04.06.2015 Ninety-nine and a half will have to do

We missed out on the blood red lunar eclipse here in the northeast on Saturday.  Very little was to be visible anyway, but it was overcast so even totality would have been unseen by us.

I went to a favorite location for the full moon, Mount Pollux, yesterday morning knowing that most of the moon’s fullness was still with us and made this image at dawn.

April-Moon-at-Mount-Pollux-040515-700WebI was not alone as there were several folks wrapped up in blankets who had walked from a nearby house for Easter sunrise. It was pretty chilly and breezy which I guess caused them to head home as I was leaving and before sunrise happened.  It was a subdued sunrise.

And for those who don’t mind a little rowdy music….

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About Steve Gingold

I am a Nature Photographer with interests in all things related. Water, flowers, insects and fungi are my main interests but I am happy to photograph wildlife and landscapes and all other of Nature's subjects.
This entry was posted in Landscape, Nature Photography, Western Massachusetts and tagged , , , , , , , , , , . Bookmark the permalink.

16 Responses to 04.06.2015 Ninety-nine and a half will have to do

  1. We saw the eclipse, but no fool moon was possible to see yesterday. Too cloudy. Yours is wonderful.

    Liked by 1 person

  2. Jim in IA says:

    There are a bunch of good eclipse photos here. http://bit.ly/1xWaogj You can get your fill.

    Liked by 1 person

  3. Phil Lanoue says:

    That’s a lovely full moon scene Steve.

    Like

  4. Andrew says:

    Not a bad consolation Steve. We had a blood red lunar eclipse last year in HK, also obscured much of the time by cloud. It is very frustrating but that is the fate of the photographer 😦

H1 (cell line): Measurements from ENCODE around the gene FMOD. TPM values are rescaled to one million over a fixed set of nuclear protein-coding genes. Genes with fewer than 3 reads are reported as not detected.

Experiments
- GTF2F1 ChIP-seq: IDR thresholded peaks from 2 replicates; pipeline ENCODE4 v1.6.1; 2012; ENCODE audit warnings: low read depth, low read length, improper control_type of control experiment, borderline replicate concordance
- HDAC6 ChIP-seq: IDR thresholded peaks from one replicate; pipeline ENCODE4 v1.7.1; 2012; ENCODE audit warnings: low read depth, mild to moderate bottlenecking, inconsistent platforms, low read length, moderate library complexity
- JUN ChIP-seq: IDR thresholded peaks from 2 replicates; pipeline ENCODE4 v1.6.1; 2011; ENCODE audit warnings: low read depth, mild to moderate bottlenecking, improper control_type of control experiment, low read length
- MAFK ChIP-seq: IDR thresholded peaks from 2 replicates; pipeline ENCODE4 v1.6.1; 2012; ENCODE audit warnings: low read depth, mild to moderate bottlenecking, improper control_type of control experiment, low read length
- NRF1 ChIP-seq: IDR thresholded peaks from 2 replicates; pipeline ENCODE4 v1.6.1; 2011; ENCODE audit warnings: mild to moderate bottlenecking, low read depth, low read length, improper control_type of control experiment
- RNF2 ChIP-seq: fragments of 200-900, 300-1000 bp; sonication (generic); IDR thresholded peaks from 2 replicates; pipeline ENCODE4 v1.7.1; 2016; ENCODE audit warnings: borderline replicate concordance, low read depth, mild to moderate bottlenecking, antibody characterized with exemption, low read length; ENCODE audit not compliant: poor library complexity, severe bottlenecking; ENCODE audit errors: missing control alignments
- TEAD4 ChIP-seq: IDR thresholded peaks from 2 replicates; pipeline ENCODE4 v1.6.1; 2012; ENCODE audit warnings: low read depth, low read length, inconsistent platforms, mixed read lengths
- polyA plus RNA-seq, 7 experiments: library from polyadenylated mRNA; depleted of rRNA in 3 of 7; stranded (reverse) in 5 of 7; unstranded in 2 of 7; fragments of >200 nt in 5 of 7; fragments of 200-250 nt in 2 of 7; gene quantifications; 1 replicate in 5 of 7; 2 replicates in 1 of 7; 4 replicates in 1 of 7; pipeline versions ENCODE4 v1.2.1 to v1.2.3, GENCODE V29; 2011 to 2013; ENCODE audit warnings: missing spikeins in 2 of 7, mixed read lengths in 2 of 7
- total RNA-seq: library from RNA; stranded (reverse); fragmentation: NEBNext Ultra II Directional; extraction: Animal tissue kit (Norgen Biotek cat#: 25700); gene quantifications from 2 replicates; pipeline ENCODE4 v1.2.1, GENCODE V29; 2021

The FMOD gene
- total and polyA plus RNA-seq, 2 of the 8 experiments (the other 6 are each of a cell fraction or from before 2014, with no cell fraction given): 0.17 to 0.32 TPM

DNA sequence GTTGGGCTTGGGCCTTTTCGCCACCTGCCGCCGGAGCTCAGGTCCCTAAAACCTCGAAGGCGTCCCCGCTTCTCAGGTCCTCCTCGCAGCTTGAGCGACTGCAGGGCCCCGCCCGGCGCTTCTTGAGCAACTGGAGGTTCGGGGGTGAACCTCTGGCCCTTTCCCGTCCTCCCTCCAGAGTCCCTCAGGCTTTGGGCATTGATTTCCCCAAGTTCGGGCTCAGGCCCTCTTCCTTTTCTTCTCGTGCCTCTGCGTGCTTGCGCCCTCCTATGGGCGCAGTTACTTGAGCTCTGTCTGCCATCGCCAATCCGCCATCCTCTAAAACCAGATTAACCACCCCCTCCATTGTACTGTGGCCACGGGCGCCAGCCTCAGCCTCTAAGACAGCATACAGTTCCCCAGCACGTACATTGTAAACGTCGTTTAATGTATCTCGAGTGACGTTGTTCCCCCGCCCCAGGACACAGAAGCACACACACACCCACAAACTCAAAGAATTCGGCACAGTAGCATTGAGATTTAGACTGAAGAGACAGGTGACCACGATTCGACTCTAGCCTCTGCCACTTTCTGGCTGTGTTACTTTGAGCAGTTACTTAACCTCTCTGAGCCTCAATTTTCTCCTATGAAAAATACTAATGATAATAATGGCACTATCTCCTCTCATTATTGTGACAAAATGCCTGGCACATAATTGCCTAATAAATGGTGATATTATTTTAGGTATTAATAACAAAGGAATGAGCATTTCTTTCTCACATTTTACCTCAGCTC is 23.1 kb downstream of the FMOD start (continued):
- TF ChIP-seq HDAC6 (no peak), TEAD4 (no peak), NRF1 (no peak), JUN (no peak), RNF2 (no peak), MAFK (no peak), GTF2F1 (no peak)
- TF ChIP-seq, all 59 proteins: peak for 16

Liked by 1 person

  5. The purple and blue bands across the sky do it for me, Steve.

    Like

  6. shoreacres says:

    The pink/purple and blue bands are called the Belt of Venus. The blue is the earth’s shadow. Here’s the explanation from Atmospheric Optics. It’s fairly common here, and I think it’s one of the prettiest skies there is. We seem to see it much more in the morning than the evening.

    I’m just as happy you captured this view, as any of the eclipse itself. 🙂

    Liked by 1 person

    • We do get to see the Belt of Venus here often as well, Linda, although quite often the hills get in the way at some of the locations I visit. It would be even nicer if I had been able to capture Venus in this attire.

      I am glad you enjoyed this view. Often with the moon I have to “settle” for a more landscape type image as I don’t have the long glass needed to capture a full framed shot.

      Like

  7. krikitarts says:

    I salute you fortitude and perseverance. I had plans for capturing what I could on the previous evening, but other commitments intervened and I remembered when it was too high in the sky. I had not done my homework, which would have let me know that the best view would have been in the early hours of the next morning, so I missed it. I really like this lovely shot that you made.

    Liked by 1 person

  8. I’m not sure how I missed this post but none the less all of your posts go into the spam box and I retrieve all the WP posts. I reckon I was over zealous and deleted yours.

    At any rate this photo is beautiful. I like how you put the rising sun amid the bare tree branches. It brings the eye to the sun and vice versa. Very nice capture.

    Liked by 1 person

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